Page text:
As mentioned in the follow-up comment to the original question, .NET emits assemblies when creating XmlSerializers, and caches the generated assembly if it is created using one of these two constructors:
Assemblies generated using the other constructors are not cached, so .NET has to generate new assemblies every time.
Why? This answer probably isn't very satisfying, but peering at this in Reflector, you can see that the key used to store and access the generated
XmlSerializer assemblies (
TempAssemblyCacheKey) is just a simple composite key built from the serializable type and (optionally) its namespace.
Thus, there's no mechanism to tell whether a cached
SomeType has a special
XmlRootAttribute or the default one.
It's hard to think of a technical reason that the key couldn't accommodate more elements, so this is probably just a feature that no one had time to implement (especially since it would involve changing otherwise stable classes).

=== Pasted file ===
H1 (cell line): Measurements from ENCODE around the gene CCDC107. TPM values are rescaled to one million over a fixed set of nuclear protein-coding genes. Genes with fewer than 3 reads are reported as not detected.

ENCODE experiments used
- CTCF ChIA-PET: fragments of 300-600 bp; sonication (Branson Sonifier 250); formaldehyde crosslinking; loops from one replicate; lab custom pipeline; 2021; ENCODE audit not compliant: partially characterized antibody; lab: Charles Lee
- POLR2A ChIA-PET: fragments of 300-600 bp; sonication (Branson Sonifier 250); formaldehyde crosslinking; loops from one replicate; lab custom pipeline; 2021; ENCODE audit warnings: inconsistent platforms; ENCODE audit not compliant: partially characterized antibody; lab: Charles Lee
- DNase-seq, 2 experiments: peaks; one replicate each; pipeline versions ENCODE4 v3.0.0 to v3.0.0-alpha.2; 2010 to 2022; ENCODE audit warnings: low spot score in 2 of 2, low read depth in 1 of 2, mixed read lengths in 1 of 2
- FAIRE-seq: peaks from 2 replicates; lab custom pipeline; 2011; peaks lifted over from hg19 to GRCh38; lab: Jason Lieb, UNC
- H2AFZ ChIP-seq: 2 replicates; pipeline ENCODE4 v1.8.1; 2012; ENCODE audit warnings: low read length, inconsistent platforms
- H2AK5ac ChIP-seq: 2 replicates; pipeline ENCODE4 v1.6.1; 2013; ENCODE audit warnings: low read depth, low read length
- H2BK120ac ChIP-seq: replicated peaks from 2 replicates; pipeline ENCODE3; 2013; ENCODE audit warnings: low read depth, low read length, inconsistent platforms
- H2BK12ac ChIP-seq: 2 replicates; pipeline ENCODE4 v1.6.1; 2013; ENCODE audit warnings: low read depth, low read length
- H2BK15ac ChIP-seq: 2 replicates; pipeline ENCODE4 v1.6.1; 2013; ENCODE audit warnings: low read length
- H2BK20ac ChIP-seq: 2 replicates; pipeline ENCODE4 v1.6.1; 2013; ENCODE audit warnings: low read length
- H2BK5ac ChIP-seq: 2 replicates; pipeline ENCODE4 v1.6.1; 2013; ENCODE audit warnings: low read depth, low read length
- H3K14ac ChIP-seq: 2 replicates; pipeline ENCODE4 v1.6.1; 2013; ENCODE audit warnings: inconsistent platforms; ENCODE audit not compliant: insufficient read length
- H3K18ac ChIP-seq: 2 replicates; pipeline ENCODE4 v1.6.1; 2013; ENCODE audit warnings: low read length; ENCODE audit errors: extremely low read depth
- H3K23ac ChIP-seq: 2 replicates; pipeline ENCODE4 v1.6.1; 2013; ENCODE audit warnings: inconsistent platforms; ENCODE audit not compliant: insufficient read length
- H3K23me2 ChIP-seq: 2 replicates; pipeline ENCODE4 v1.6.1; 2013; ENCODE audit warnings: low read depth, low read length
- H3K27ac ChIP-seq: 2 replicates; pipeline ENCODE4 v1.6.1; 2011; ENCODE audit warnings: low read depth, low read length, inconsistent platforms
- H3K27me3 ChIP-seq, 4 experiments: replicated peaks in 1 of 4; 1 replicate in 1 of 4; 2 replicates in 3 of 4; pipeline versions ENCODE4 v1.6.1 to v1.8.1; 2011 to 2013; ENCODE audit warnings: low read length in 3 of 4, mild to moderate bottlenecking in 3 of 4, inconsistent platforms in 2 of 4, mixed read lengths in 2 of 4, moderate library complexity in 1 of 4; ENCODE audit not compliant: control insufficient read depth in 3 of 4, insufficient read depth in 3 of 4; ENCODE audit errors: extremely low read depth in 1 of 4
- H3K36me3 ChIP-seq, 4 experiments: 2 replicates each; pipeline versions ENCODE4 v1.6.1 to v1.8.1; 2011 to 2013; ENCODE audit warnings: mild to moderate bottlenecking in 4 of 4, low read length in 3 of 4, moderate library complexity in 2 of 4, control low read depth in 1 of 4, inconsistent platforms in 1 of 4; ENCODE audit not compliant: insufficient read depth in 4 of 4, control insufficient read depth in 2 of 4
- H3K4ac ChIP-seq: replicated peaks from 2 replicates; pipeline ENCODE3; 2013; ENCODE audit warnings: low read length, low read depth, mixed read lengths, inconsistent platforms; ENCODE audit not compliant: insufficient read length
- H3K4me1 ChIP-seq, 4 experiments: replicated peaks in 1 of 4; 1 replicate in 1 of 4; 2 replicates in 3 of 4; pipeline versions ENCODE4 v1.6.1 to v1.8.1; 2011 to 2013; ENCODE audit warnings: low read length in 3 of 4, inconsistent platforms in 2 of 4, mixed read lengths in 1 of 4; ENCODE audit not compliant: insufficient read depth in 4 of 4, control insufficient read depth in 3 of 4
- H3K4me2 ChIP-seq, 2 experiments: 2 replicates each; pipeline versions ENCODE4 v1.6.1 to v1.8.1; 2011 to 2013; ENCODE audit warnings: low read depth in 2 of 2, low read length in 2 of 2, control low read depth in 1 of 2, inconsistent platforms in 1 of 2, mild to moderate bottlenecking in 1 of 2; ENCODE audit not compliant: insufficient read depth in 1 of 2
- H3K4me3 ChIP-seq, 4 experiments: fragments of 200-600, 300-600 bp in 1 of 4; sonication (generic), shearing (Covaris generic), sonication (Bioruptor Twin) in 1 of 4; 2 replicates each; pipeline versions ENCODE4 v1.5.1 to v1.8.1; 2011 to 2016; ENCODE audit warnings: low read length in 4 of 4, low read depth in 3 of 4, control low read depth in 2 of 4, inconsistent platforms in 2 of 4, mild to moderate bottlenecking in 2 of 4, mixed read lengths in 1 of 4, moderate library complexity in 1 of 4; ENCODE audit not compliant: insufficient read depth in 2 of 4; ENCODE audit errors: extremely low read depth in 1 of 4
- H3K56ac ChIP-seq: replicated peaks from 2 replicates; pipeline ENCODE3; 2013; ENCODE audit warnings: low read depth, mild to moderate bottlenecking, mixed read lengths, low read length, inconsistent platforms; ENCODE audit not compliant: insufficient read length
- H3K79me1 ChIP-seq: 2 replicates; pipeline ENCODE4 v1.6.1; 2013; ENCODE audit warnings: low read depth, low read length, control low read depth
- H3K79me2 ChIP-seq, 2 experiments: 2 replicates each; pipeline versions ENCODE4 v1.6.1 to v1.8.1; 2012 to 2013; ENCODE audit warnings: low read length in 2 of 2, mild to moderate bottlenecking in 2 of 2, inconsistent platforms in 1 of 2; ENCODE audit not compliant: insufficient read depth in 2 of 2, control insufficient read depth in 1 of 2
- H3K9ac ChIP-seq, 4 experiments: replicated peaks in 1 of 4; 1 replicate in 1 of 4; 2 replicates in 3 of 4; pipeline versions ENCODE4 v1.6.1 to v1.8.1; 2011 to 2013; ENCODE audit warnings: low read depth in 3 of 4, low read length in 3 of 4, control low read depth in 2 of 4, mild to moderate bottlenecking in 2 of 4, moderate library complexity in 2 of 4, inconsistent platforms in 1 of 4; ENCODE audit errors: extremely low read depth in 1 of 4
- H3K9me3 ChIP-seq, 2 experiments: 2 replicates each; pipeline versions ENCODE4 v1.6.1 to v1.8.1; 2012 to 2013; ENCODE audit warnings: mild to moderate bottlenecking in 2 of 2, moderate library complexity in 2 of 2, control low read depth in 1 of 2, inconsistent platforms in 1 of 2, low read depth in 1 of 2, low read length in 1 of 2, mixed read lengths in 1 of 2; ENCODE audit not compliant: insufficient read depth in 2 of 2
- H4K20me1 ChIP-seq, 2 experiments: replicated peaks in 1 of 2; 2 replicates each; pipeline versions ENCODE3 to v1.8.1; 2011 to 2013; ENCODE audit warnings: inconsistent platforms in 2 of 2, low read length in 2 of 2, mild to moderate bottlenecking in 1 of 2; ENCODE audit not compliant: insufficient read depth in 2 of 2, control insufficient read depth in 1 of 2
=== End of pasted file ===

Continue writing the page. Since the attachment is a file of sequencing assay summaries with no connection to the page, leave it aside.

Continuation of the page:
You may have seen this, but in case you haven't, the
XmlSerializer class documentation discusses a workaround:
If you use any of the other
constructors, multiple versions of the
same assembly are generated and never
unloaded, which results in a memory
leak and poor performance. The easiest
solution is to use one of the
previously mentioned two constructors.
Otherwise, you must cache the
assemblies in a
Hashtable,as shown in
the following example.
(I've omitted the example here)